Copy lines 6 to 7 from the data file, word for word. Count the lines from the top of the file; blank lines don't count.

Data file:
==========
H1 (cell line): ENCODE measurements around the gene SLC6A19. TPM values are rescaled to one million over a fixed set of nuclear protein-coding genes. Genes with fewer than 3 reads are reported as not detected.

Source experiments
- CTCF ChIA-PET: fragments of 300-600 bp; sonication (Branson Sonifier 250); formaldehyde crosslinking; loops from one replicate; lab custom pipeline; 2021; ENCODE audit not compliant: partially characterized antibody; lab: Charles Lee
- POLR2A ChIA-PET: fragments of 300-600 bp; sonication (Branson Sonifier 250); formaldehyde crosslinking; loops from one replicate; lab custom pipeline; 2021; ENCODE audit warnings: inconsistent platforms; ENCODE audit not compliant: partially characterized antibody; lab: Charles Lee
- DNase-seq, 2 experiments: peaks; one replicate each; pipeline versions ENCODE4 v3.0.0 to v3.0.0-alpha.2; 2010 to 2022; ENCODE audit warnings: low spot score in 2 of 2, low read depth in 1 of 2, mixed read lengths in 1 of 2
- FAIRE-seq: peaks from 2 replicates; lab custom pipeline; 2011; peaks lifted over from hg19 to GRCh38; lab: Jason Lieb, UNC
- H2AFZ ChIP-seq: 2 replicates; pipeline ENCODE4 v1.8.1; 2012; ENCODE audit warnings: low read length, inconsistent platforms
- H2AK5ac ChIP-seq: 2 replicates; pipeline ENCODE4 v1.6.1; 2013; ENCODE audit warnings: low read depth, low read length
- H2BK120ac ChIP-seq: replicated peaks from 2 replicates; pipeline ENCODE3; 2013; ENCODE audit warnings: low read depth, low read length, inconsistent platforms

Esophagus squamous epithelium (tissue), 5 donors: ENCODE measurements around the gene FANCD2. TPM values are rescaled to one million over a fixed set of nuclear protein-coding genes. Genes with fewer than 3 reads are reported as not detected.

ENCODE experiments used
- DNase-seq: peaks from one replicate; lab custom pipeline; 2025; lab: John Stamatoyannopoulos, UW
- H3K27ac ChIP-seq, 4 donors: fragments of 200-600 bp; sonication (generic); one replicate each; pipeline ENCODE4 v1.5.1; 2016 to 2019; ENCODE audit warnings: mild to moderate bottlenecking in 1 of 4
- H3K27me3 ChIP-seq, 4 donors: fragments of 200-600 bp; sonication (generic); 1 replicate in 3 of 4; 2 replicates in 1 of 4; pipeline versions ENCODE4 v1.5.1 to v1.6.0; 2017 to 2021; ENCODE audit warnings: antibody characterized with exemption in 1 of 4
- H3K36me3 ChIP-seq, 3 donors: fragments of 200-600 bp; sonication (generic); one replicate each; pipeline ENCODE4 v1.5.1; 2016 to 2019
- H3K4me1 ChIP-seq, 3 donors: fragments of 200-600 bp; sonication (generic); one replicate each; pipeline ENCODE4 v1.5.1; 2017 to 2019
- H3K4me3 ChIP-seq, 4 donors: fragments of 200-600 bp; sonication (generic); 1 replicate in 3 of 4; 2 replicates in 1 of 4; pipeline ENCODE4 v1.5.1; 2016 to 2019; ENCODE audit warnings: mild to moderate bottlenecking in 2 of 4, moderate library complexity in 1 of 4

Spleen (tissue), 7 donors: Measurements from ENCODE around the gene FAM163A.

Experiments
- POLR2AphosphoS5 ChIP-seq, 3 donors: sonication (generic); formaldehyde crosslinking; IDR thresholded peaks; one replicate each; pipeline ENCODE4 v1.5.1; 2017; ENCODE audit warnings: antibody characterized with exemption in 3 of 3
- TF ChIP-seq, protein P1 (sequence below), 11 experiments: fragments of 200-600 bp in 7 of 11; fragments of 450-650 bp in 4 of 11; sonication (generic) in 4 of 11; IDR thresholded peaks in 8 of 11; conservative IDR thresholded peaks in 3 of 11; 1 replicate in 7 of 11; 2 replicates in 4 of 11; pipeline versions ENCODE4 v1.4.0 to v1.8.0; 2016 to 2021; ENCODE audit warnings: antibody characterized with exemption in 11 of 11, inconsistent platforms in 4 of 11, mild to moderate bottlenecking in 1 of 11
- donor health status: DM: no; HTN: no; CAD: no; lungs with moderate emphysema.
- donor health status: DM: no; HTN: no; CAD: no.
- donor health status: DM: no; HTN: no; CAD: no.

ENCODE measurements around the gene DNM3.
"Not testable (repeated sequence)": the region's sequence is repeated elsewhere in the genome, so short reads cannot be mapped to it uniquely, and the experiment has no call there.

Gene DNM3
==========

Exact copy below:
- FAIRE-seq: peaks from 2 replicates; lab custom pipeline; 2011; peaks lifted over from hg19 to GRCh38; lab: Jason Lieb, UNC
- H2AFZ ChIP-seq: 2 replicates; pipeline ENCODE4 v1.8.1; 2012; ENCODE audit warnings: low read length, inconsistent platforms